Magazines that compile league tables have an interest in instability - playing around with their methodologies to ensure rankings remain newsworthy.
She has a point. Dramatic movements in the league tables make the news and generate interest - helpful for the circulation figures.
But too much movement raises questions about credibility: everyone knows that it takes more than 12 months for an 800-year-old university to lose its status, or for a young pretender to ascend the heights.
Times Higher Education serves a highly intelligent, engaged and critical expert community, so the credibility of our World University Rankings is far more important than any short-term noise they may generate. So why have we changed our rankings data provider and methodology, making further instability inevitable, at least between 2009 and 2010?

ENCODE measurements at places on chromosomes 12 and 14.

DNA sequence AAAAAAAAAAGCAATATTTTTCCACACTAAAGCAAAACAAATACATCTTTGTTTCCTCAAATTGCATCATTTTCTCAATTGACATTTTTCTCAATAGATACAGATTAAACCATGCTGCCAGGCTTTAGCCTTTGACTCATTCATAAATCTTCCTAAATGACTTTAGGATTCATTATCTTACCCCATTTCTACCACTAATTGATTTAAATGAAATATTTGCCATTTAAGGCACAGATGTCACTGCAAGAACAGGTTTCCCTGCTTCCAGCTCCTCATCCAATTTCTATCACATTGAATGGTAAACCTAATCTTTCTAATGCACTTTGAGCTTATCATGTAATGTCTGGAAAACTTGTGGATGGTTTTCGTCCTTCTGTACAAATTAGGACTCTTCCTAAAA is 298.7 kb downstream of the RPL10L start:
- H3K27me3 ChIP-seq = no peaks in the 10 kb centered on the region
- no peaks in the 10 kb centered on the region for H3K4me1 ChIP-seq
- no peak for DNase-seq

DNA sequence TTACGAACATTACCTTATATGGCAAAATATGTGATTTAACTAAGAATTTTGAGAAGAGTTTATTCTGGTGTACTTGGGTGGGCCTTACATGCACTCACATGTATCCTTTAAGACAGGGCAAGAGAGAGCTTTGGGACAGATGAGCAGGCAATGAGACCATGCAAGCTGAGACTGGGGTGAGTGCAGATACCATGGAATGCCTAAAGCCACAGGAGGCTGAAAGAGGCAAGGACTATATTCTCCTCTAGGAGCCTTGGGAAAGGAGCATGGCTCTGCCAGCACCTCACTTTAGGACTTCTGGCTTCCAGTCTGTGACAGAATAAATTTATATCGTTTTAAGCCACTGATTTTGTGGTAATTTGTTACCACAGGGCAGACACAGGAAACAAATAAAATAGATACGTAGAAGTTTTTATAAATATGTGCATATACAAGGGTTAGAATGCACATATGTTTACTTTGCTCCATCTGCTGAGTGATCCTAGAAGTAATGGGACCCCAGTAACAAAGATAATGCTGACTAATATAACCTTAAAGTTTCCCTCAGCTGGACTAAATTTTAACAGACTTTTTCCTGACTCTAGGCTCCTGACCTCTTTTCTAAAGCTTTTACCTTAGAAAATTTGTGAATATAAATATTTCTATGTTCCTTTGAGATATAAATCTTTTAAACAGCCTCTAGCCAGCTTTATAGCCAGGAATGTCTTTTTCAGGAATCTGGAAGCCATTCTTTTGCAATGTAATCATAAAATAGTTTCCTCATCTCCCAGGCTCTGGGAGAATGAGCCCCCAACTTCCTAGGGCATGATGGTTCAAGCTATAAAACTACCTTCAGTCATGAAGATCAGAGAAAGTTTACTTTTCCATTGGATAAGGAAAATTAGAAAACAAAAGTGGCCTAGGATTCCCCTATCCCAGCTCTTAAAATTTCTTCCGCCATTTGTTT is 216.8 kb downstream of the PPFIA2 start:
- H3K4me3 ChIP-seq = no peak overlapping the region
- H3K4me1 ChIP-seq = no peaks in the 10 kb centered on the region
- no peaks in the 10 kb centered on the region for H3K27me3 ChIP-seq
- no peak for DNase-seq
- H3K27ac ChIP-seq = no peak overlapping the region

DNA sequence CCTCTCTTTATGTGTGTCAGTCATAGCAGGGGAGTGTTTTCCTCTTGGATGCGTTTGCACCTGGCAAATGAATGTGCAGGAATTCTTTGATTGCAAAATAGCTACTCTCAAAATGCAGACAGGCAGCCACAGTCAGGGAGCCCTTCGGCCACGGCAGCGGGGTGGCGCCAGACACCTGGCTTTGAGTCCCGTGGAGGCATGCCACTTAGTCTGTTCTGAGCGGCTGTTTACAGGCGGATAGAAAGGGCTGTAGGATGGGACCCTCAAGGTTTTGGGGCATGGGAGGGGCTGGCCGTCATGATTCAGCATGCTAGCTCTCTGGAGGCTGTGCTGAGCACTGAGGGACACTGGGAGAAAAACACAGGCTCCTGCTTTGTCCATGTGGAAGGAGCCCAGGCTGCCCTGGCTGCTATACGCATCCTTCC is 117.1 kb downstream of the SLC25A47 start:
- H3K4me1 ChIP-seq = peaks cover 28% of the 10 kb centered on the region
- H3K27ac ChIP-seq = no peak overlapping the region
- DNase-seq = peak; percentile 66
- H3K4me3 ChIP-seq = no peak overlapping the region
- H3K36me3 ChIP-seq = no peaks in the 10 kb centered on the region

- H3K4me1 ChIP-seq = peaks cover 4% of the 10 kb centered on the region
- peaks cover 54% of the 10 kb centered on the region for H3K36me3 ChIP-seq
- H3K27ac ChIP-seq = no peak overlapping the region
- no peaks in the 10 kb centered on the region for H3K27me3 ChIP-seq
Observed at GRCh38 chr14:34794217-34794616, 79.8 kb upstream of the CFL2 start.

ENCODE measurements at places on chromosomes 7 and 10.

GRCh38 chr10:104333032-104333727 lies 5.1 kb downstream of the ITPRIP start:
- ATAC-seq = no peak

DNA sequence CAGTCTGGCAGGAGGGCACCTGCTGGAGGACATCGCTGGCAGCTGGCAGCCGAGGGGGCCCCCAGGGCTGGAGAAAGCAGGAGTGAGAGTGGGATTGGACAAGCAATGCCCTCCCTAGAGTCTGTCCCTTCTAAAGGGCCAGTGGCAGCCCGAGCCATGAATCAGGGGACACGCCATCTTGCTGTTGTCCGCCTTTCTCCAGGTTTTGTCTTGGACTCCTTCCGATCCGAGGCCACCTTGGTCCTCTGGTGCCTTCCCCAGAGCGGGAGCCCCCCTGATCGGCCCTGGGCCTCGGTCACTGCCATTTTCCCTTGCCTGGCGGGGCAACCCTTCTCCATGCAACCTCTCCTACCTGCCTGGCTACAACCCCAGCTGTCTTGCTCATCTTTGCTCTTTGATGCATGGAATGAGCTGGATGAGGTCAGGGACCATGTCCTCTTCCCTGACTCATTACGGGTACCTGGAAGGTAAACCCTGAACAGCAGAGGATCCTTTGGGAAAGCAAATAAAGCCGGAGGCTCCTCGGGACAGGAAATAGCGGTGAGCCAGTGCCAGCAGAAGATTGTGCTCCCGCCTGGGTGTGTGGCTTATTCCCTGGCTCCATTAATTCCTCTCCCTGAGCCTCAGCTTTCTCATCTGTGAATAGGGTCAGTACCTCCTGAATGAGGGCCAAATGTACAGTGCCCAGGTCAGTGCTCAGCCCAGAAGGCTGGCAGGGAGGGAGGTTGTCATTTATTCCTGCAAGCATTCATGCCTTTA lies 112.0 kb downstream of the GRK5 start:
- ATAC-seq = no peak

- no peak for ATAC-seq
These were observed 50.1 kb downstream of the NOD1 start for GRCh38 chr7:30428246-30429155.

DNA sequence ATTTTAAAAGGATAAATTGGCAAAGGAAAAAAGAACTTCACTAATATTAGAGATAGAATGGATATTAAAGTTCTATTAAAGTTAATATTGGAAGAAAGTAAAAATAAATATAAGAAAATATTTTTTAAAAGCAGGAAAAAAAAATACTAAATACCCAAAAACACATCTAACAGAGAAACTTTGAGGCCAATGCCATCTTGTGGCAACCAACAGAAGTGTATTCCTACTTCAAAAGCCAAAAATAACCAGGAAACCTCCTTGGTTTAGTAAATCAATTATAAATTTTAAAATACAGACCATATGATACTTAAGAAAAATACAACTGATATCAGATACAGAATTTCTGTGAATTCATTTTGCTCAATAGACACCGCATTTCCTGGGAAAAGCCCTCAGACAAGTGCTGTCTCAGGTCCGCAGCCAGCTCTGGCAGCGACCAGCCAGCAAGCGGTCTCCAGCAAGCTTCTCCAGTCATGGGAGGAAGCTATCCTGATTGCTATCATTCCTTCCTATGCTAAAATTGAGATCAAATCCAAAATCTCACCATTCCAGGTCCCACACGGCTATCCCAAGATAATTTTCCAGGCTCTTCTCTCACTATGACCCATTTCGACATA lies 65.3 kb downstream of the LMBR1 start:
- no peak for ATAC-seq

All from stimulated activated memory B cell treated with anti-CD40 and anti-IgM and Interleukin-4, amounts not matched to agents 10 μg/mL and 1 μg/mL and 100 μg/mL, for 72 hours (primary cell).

One of our key concerns with the old system was that even with a largely stable methodology, there was far too much variation from one year to the next.
In 2009, the average shift in position among the top 200 was 14 places, and three institutions moved more than 70 places each.
So by ceasing to use our old methodology and data-collection system, we will create short-term instability, but this is less important to us than the long-term credibility of our rankings.
One of the key measures of success for the new rankings will be the international academy's faith in them, even if that means they become a little more boring for university marketing chiefs and the wider media.